And we're excited now that ASU is joining the ranks of other historic-serving [Hispanic-serving; White House correction] institutions, because they can get part of that $15 billion now. [Laughter]

Look, one of the reasons why I've spent so much time and effort in dealing with Latino small—Latino universities and Black universities is, they haven't had the endowments these other universities had. So the jobs of the future—the high-tech jobs—they don't have the laboratories. They don't have the ability to train—they—every student is as competent as anybody going to Harvard or Yale or Stanford or anywhere else. But they don't have the—they don't have the means to train. And so that's where the money is going, primarily.

It's going not only to get them in school, but to be able to put together the laboratories to train them to be the engineers, the technicians, the people who are going to lead the technology of the future.

And look, folks, the fact is that—I shouldn't probably get started on it, but—[laughter]—because I promised I'd be brief because I want to say hello to every one of you, but—[laughter].

Look, this election is not a referendum on me. It's an election between me and a guy named Trump. And this is a guy who—whose—the way he talks about the Latino community is—well, in 2016, he called Latinos "criminal, drug dealers, and rapists" when he came down that escalator. Now he says immigrants are "poisoning the blood of our country."

What the hell is he talking about? No, I'm serious. Think about it. We are—in fact, the reason we're as good as we are is because we are the most diverse country in the world. Seriously, the most—[applause].

And look, you know, that's not all. He wants to get rid of all the programs we put together—from health care, to education, to small-business help. And Social Security, he wants to cut. He said, "No, I don't want to cut it." He just said, "But there's a lot you can do to trim and cut."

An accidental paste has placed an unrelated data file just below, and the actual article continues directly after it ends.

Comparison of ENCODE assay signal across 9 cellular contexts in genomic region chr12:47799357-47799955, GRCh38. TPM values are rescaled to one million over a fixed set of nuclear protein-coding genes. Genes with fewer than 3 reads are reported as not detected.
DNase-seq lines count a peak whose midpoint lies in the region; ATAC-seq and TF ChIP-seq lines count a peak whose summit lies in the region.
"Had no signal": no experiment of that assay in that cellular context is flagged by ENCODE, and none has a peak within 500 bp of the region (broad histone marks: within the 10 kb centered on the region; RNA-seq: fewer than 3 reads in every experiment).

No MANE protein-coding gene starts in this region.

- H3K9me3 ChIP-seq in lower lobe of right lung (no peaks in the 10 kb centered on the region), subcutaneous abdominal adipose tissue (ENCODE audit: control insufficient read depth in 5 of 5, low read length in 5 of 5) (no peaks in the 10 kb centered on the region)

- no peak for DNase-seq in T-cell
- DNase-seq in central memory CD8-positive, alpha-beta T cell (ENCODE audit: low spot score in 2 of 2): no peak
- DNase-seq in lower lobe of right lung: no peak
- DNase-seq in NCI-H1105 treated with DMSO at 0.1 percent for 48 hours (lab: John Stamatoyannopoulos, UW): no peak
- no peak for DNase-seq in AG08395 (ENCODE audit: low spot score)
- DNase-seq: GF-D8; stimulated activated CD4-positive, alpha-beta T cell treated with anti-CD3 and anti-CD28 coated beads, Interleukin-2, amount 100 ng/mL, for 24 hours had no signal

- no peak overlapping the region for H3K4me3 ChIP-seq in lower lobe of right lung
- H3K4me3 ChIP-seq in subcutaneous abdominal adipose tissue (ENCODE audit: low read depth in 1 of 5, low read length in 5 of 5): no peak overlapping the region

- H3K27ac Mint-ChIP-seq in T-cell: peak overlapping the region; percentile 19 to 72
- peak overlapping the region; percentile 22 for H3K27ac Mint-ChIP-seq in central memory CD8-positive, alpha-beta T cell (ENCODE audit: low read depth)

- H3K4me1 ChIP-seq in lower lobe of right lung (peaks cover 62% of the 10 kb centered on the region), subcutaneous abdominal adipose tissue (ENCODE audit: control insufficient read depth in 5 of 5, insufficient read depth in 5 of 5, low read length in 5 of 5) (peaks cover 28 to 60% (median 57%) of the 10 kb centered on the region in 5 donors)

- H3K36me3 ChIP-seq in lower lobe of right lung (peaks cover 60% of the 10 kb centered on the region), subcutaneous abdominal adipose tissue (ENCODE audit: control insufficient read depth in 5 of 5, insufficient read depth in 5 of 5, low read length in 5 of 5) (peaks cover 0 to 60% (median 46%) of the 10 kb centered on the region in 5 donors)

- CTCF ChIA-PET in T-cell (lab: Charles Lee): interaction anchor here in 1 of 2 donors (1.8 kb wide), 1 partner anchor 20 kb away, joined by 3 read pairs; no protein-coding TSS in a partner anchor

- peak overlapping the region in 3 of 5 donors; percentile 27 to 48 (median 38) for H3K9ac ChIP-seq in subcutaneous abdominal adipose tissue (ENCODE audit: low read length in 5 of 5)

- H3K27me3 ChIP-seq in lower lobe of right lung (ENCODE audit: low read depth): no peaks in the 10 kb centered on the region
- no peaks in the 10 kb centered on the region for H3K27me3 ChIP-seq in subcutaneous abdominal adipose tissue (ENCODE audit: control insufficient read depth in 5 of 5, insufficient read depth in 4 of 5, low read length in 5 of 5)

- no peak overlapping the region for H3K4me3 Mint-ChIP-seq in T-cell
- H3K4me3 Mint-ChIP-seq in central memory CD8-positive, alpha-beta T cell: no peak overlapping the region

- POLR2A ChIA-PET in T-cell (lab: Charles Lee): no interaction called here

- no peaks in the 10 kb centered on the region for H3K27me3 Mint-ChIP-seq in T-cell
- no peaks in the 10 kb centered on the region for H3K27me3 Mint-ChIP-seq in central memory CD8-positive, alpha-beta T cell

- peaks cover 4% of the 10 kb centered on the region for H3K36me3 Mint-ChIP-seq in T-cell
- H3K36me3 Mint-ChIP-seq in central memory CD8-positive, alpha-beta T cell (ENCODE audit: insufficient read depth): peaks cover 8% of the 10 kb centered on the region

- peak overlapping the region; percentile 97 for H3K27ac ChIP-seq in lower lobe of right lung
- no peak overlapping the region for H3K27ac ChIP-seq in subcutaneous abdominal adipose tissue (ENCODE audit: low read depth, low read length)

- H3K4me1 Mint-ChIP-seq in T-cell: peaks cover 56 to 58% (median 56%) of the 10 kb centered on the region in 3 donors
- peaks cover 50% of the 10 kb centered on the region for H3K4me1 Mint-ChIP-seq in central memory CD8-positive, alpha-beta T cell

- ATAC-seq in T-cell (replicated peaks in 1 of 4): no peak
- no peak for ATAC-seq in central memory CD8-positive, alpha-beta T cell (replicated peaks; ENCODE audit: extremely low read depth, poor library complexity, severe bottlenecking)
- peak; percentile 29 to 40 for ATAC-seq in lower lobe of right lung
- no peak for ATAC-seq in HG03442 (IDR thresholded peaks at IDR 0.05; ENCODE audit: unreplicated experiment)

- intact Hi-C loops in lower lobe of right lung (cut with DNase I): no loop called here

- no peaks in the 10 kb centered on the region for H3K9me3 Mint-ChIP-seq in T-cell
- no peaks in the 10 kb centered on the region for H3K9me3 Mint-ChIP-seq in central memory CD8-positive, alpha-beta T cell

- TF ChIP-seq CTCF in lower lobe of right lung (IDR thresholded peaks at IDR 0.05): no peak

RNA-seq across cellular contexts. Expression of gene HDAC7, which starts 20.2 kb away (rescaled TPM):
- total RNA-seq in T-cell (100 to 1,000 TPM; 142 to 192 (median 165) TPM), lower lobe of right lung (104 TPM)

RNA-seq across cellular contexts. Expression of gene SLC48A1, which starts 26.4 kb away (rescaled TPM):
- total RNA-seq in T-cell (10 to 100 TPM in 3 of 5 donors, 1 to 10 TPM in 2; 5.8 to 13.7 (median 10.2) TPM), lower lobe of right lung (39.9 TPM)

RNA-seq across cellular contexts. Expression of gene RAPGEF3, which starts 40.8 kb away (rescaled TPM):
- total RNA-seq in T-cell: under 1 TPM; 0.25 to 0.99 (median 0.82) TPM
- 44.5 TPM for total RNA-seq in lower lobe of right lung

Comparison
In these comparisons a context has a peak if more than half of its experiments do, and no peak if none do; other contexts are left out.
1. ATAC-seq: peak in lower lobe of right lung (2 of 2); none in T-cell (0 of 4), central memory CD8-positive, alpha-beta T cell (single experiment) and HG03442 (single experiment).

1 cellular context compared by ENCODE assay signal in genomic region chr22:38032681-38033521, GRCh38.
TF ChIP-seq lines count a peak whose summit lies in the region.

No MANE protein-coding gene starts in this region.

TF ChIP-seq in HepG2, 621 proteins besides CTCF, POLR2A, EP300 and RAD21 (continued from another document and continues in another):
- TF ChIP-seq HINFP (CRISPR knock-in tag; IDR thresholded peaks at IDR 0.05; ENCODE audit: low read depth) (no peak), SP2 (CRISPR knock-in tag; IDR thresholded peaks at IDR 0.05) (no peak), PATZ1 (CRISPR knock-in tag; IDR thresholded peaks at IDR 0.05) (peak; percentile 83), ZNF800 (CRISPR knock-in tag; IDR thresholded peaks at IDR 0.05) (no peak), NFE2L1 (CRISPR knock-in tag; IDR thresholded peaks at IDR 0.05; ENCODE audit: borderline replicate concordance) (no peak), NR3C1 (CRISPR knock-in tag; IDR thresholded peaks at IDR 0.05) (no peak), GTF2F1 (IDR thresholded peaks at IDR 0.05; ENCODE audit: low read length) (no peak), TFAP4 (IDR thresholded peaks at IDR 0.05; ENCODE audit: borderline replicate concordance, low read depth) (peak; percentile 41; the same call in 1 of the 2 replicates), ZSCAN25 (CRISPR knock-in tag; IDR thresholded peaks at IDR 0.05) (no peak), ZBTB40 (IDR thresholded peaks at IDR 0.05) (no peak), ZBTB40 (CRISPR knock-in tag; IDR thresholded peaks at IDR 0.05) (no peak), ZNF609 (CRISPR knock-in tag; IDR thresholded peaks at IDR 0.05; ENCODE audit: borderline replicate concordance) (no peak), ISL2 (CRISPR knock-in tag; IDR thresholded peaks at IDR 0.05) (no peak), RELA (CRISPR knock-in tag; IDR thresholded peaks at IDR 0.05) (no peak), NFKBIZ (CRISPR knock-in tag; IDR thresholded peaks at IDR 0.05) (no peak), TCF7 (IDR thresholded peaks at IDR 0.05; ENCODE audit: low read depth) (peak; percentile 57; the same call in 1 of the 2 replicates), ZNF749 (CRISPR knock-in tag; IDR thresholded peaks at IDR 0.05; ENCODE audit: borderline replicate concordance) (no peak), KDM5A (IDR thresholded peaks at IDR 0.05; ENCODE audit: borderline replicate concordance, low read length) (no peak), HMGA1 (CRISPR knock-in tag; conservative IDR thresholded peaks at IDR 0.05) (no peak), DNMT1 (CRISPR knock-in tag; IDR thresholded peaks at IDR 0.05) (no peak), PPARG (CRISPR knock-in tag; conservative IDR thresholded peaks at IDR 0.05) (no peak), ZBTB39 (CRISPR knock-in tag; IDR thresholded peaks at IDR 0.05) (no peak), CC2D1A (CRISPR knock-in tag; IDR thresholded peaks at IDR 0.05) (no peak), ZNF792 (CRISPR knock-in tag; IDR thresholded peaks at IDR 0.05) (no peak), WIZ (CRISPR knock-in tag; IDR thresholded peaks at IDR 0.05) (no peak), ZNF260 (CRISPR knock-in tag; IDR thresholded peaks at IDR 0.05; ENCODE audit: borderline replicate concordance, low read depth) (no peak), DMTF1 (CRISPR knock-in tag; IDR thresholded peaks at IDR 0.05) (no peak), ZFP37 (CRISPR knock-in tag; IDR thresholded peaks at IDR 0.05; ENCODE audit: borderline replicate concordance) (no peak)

Well, let me tell you something. Folks, he only cares about the wealthy. This—I love this quote from him. At Mar-a-Lago, Trump told his friends, and I quote, "I know plenty of you, and you're rich as hell, and we're going to give you more tax cuts." That was recently, okay?

Well, that's the last thing I'm going to do, I want to tell you.

You may remember when we started off this campaign in 2020, there were 55 major corporations that made $40 billion and didn't pay a single penny in taxes. And I was able to get a 15-percent minimum tax on them and paid for every single thing we did and still cut the budget a trillion dollars.

And so, folks, look, let me—let me—[applause]. I don't want to get going, giving a whole speech, because I want to meet you. [Laughter] Let me just tell you one thing. The fact of the matter is, I come from a household that is like maybe a lot of yours. We weren't poor, but we were, I guess, technically, from a financial standpoint, lower middle class.

When coal died in Scranton, where I was born, we moved down to Claymont, Delaware, a little steel town. And we lived in what later became subsidized housing. It wasn't at the time. It was an apartment complex.

And my dad kept trying to figure out how we can own a home. Because you own a home, you can build some equity in a home. When you build equity, you can then save and do—move on from there.

And we lived in a three-bedroom split-level home in a development, they called it—45 homes built—the same exact kind of homes. And there were four kids and a grandpop living with us in that home. We never thought we were poor. We never thought we were left behind. But we had to figure out how to get scholarships to go to school. We had to figure out how to pay to get—my dad busted his neck to make sure we had whatever we needed and could have whatever we needed.